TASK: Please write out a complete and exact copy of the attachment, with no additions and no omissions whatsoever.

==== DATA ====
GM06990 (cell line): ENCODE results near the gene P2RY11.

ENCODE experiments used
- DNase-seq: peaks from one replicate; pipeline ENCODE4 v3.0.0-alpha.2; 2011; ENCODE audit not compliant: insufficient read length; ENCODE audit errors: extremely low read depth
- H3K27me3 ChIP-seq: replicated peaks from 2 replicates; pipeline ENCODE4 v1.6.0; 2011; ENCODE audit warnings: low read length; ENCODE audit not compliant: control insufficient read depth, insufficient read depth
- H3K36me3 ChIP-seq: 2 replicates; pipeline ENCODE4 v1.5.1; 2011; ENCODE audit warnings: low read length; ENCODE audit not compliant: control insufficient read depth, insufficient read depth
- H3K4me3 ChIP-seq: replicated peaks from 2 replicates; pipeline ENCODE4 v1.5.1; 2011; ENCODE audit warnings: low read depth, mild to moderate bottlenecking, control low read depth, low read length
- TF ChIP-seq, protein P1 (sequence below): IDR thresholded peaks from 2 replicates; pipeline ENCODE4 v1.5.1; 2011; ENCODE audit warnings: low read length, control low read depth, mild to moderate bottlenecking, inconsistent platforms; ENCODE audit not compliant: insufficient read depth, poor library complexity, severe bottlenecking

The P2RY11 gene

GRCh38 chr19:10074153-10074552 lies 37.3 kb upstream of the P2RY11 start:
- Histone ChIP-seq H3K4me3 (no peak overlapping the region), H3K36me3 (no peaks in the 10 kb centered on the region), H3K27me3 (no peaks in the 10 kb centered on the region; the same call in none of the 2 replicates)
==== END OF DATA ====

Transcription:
GM06990 (cell line): ENCODE results near the gene P2RY11.

ENCODE experiments used
- DNase-seq: peaks from one replicate; pipeline ENCODE4 v3.0.0-alpha.2; 2011; ENCODE audit not compliant: insufficient read length; ENCODE audit errors: extremely low read depth
- H3K27me3 ChIP-seq: replicated peaks from 2 replicates; pipeline ENCODE4 v1.6.0; 2011; ENCODE audit warnings: low read length; ENCODE audit not compliant: control insufficient read depth, insufficient read depth
- H3K36me3 ChIP-seq: 2 replicates; pipeline ENCODE4 v1.5.1; 2011; ENCODE audit warnings: low read length; ENCODE audit not compliant: control insufficient read depth, insufficient read depth
- H3K4me3 ChIP-seq: replicated peaks from 2 replicates; pipeline ENCODE4 v1.5.1; 2011; ENCODE audit warnings: low read depth, mild to moderate bottlenecking, control low read depth, low read length
- TF ChIP-seq, protein P1 (sequence below): IDR thresholded peaks from 2 replicates; pipeline ENCODE4 v1.5.1; 2011; ENCODE audit warnings: low read length, control low read depth, mild to moderate bottlenecking, inconsistent platforms; ENCODE audit not compliant: insufficient read depth, poor library complexity, severe bottlenecking

The P2RY11 gene

GRCh38 chr19:10074153-10074552 lies 37.3 kb upstream of the P2RY11 start:
- Histone ChIP-seq H3K4me3 (no peak overlapping the region), H3K36me3 (no peaks in the 10 kb centered on the region), H3K27me3 (no peaks in the 10 kb centered on the region; the same call in none of the 2 replicates)